schizocarp

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schizocarp

a dry fruit developing from a SYNCARPOUS ovary that splits into one-seeded portions. An example is the fruit of fennel.
Collins Dictionary of Biology, 3rd ed. © W. G. Hale, V. A. Saunders, J. P. Margham 2005
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One is the 'Serjania group', comprising schizocarpic genera like Serjania, Houssayanthus and Lophostigma, and the other clade ('Paullinia group') consists of the mainly septifragal genera Paullinia, Cardiospermum and Urvillea (WECKERLE; RUTISHAUSER, 2005).
altissima, lateral bundles occur separately probably due to the late process of the schizocarpic fruit, which is separated in winged mericarps.
ulmacea, these authors described that any line of dehiscence is formed by oxalate crystals and fruit are easily separated by hands into winged mericarps seeming to be exclusively septifragal capsules and the schizocarpic fruit description for this species is incorrect.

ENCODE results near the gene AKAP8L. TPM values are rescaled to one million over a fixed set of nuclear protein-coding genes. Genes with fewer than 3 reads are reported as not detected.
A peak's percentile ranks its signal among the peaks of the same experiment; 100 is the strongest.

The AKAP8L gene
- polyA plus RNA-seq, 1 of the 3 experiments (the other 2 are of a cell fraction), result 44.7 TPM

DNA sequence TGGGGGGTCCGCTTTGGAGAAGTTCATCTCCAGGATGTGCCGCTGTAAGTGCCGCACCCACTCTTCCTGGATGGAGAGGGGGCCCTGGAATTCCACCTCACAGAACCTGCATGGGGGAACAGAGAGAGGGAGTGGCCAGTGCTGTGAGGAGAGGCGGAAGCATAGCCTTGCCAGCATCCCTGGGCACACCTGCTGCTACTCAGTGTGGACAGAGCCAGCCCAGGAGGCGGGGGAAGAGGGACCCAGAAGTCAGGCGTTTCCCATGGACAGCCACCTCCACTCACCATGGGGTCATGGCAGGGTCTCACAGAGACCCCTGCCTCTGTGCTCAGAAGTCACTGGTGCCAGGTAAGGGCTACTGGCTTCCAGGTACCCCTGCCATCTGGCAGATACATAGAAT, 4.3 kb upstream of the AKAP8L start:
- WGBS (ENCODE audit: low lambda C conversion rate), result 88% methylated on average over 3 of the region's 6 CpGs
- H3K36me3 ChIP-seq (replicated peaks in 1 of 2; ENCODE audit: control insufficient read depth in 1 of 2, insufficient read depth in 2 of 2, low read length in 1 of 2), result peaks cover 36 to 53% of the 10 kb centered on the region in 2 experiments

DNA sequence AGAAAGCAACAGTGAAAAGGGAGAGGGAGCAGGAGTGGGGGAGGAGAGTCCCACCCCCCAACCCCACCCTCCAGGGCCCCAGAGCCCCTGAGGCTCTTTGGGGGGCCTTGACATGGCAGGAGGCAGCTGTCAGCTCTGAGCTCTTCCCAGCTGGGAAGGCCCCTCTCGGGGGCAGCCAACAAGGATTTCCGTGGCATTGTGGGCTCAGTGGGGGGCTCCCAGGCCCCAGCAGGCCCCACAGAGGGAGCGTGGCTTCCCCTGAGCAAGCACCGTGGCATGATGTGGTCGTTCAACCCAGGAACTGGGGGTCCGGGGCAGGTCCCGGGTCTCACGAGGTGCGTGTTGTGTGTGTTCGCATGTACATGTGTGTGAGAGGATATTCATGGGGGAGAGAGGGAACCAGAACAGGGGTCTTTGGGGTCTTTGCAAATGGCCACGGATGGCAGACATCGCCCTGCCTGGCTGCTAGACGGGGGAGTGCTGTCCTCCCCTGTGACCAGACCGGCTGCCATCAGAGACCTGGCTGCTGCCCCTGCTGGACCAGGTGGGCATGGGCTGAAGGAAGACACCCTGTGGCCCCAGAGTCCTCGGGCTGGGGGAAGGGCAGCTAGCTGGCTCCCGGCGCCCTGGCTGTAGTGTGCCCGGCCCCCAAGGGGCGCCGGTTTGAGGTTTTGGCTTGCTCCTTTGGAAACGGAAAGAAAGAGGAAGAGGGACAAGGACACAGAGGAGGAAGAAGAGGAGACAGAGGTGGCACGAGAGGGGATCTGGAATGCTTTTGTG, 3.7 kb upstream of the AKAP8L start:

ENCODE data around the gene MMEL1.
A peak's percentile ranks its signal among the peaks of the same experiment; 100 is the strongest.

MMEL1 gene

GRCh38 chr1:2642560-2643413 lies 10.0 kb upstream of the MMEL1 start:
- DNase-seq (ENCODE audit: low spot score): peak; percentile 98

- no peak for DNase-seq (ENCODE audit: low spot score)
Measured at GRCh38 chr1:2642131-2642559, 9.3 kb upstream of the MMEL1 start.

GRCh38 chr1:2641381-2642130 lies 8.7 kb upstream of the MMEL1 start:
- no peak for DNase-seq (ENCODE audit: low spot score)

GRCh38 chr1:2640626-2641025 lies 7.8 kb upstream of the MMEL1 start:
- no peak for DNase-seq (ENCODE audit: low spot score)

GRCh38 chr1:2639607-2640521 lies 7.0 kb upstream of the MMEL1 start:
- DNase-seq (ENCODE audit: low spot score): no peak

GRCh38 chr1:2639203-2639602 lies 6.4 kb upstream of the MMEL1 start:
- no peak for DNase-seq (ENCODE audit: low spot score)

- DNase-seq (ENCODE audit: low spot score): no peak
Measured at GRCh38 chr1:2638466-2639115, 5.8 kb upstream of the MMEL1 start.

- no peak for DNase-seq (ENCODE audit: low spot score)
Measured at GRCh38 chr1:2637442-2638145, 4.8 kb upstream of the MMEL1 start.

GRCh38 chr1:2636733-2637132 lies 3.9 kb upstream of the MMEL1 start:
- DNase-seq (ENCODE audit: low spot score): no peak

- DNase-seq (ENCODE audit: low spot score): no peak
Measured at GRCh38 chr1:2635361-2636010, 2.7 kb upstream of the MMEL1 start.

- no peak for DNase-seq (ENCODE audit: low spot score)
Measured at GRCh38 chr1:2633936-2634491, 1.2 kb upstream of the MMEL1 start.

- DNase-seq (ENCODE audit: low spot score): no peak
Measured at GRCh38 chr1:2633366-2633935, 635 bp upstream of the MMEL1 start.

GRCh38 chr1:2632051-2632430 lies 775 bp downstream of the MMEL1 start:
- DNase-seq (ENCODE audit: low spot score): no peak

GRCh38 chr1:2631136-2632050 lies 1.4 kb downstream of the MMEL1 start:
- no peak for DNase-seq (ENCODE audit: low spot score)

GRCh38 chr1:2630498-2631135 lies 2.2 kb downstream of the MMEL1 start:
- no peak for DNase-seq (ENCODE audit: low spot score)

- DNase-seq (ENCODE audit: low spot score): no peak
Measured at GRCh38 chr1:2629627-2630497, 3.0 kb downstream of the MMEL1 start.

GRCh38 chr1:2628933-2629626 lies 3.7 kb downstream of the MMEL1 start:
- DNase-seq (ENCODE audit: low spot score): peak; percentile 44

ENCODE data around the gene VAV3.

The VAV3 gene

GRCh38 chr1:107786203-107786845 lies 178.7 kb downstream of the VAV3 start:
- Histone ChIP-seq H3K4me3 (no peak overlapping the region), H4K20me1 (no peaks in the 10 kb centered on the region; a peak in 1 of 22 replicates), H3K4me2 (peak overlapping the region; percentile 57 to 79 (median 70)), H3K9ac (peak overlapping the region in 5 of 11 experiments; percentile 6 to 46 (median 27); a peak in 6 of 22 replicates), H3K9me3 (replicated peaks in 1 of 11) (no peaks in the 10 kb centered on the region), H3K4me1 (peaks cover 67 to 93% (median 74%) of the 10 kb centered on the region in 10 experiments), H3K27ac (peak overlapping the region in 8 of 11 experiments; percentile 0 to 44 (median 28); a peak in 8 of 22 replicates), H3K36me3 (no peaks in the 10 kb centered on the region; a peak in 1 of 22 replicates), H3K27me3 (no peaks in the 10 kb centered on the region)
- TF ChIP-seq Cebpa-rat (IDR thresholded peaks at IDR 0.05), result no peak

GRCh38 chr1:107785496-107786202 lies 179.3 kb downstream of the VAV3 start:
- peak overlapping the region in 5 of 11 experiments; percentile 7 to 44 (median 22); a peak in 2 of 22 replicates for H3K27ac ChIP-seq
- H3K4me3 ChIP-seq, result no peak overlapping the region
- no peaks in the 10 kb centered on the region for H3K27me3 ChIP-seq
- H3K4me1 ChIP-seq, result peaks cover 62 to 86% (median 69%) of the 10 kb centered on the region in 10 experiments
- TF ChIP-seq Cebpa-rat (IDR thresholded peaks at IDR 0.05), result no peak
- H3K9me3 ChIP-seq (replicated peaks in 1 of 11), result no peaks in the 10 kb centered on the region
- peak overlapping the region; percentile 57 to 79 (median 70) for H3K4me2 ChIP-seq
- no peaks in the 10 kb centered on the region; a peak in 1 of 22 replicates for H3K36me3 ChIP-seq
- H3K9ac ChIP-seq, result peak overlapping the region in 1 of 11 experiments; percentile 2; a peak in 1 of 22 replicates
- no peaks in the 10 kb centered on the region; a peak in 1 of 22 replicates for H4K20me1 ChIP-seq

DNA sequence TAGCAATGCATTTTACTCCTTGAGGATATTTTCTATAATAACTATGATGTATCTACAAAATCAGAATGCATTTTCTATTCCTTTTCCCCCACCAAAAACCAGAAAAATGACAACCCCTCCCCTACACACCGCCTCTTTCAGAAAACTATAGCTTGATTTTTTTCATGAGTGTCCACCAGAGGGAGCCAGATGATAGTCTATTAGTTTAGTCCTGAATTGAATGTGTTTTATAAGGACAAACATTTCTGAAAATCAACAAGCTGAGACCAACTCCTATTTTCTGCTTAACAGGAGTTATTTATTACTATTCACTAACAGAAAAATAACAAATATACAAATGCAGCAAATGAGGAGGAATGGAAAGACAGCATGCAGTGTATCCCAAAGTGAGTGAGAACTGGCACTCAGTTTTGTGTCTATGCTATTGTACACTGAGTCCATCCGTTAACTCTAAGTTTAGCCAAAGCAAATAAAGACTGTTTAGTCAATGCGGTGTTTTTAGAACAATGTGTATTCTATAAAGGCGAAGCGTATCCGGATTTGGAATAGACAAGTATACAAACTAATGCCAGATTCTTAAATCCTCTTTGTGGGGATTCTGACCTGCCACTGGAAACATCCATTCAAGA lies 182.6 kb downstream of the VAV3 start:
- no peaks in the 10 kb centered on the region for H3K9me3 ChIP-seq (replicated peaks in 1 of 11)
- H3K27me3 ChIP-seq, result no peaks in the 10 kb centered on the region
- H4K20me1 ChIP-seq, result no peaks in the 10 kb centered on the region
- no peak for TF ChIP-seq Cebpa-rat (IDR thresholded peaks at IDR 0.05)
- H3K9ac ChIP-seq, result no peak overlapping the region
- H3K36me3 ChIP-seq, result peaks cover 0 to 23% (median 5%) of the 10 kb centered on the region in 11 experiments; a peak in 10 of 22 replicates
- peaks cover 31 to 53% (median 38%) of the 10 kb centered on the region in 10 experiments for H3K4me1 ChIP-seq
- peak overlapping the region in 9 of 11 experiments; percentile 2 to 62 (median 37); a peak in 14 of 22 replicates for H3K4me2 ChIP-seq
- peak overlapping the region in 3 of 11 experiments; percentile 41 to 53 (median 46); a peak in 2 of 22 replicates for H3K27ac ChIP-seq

In agreement with Weckerle and Rutishauser (2005), in Paullinieae, schizocarpic fruit or septifragal capsules are structurally similar and, as in the ovarian wall, the pericarp gives useful anatomical characters to the generic and infrageneric grouping in Sapindaceae.
In some cases the entire fruit is the unit of dispersal and in others the fruits are dehiscent as capsules that shed multiple seeds, or schizocarpic, falling into separate winged mericarps at maturity.
If the fruit falls into separate units, each containing one or more seeds, it is termed "schizocarpic," with the separated units termed "mericarps." Fruit sizes are variable within and among species of each genus, but are useful, in combination with other characters, in the identification process.
Schizocarpic fruits, in which the fruit falls completely apart into separate mericarps, characterize Apicaceae, and Rhamnaceae.